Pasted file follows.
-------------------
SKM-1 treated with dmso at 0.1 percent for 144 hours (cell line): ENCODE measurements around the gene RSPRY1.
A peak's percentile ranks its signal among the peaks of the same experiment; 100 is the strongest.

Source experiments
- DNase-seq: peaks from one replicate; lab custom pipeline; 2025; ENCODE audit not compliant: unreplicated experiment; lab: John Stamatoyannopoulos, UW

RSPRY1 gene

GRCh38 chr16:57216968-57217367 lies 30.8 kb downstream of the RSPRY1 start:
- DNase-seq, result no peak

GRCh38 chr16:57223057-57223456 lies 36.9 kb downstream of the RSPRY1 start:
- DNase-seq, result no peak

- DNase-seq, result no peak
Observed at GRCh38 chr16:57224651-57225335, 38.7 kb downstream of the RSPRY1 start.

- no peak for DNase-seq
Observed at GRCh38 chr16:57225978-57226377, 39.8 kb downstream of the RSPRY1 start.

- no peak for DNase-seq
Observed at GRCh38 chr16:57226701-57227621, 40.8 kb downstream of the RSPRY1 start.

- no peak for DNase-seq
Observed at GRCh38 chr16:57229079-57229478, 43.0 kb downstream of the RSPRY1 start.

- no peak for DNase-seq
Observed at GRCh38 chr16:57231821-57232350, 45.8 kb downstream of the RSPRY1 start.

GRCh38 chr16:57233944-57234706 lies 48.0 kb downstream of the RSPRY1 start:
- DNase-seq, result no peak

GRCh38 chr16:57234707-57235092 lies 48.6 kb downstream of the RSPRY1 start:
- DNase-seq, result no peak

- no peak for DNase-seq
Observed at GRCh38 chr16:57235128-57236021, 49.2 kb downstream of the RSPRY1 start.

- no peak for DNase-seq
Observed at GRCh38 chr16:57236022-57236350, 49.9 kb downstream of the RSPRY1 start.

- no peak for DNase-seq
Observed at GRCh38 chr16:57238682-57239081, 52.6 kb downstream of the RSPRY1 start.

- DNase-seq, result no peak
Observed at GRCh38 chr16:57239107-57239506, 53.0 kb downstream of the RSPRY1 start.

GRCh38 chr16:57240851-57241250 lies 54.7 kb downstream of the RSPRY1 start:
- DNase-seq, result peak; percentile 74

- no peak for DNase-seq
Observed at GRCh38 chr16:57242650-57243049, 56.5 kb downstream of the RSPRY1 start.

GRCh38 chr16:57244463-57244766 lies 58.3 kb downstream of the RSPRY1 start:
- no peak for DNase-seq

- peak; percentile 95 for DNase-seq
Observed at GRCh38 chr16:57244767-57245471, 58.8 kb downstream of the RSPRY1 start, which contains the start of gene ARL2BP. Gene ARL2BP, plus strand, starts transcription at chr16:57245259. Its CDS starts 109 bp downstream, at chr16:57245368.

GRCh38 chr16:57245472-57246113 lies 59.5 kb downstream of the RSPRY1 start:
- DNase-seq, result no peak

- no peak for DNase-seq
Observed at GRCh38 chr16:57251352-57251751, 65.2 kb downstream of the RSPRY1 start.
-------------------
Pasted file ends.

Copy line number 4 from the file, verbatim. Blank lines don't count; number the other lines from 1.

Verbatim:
- DNase-seq: peaks from one replicate; lab custom pipeline; 2025; ENCODE audit not compliant: unreplicated experiment; lab: John Stamatoyannopoulos, UW